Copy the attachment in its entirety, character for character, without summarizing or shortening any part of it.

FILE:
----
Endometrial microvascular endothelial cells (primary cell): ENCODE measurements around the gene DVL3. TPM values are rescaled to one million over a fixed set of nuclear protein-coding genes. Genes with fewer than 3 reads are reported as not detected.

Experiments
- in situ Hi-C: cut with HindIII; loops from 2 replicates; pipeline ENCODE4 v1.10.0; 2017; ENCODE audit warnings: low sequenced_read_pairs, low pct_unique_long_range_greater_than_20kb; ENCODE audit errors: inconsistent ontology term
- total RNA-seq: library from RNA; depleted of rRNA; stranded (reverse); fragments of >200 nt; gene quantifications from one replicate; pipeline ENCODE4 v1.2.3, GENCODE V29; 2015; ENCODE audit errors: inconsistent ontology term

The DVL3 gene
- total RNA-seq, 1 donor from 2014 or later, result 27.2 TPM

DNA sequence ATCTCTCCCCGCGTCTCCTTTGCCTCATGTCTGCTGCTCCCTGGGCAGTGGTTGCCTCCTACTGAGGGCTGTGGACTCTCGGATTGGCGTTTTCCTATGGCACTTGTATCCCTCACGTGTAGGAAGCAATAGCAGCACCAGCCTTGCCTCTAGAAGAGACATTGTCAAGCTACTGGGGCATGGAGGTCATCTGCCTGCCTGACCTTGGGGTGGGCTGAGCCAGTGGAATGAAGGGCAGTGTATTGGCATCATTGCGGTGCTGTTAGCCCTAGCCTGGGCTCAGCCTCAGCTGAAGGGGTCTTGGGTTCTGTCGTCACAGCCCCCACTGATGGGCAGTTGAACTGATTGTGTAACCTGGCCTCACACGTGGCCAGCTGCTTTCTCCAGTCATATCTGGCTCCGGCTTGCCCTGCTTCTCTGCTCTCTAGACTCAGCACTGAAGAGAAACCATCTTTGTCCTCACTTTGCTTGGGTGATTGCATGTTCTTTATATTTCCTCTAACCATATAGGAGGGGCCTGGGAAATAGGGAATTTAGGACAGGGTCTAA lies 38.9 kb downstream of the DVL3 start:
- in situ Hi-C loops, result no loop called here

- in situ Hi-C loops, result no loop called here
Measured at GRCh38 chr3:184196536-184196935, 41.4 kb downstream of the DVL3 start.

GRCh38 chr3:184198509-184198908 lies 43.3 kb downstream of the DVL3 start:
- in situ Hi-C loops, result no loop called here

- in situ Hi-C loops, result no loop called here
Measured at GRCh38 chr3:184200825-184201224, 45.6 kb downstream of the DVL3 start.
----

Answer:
Endometrial microvascular endothelial cells (primary cell): ENCODE measurements around the gene DVL3. TPM values are rescaled to one million over a fixed set of nuclear protein-coding genes. Genes with fewer than 3 reads are reported as not detected.

Experiments
- in situ Hi-C: cut with HindIII; loops from 2 replicates; pipeline ENCODE4 v1.10.0; 2017; ENCODE audit warnings: low sequenced_read_pairs, low pct_unique_long_range_greater_than_20kb; ENCODE audit errors: inconsistent ontology term
- total RNA-seq: library from RNA; depleted of rRNA; stranded (reverse); fragments of >200 nt; gene quantifications from one replicate; pipeline ENCODE4 v1.2.3, GENCODE V29; 2015; ENCODE audit errors: inconsistent ontology term

The DVL3 gene
- total RNA-seq, 1 donor from 2014 or later, result 27.2 TPM

DNA sequence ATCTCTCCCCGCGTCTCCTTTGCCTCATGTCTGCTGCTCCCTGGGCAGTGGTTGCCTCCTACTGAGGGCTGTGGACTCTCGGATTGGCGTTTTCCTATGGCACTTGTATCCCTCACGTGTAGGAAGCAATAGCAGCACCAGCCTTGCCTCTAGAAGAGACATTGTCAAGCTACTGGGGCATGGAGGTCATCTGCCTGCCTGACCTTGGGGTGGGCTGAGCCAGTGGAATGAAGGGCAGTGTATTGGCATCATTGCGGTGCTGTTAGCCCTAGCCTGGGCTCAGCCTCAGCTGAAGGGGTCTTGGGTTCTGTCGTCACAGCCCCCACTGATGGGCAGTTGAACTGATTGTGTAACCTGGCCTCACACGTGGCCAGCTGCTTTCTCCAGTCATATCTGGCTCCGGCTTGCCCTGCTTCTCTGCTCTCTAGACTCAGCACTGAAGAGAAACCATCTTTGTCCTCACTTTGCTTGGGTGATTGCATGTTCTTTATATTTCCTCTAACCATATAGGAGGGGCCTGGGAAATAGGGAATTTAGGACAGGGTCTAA lies 38.9 kb downstream of the DVL3 start:
- in situ Hi-C loops, result no loop called here

- in situ Hi-C loops, result no loop called here
Measured at GRCh38 chr3:184196536-184196935, 41.4 kb downstream of the DVL3 start.

GRCh38 chr3:184198509-184198908 lies 43.3 kb downstream of the DVL3 start:
- in situ Hi-C loops, result no loop called here

- in situ Hi-C loops, result no loop called here
Measured at GRCh38 chr3:184200825-184201224, 45.6 kb downstream of the DVL3 start.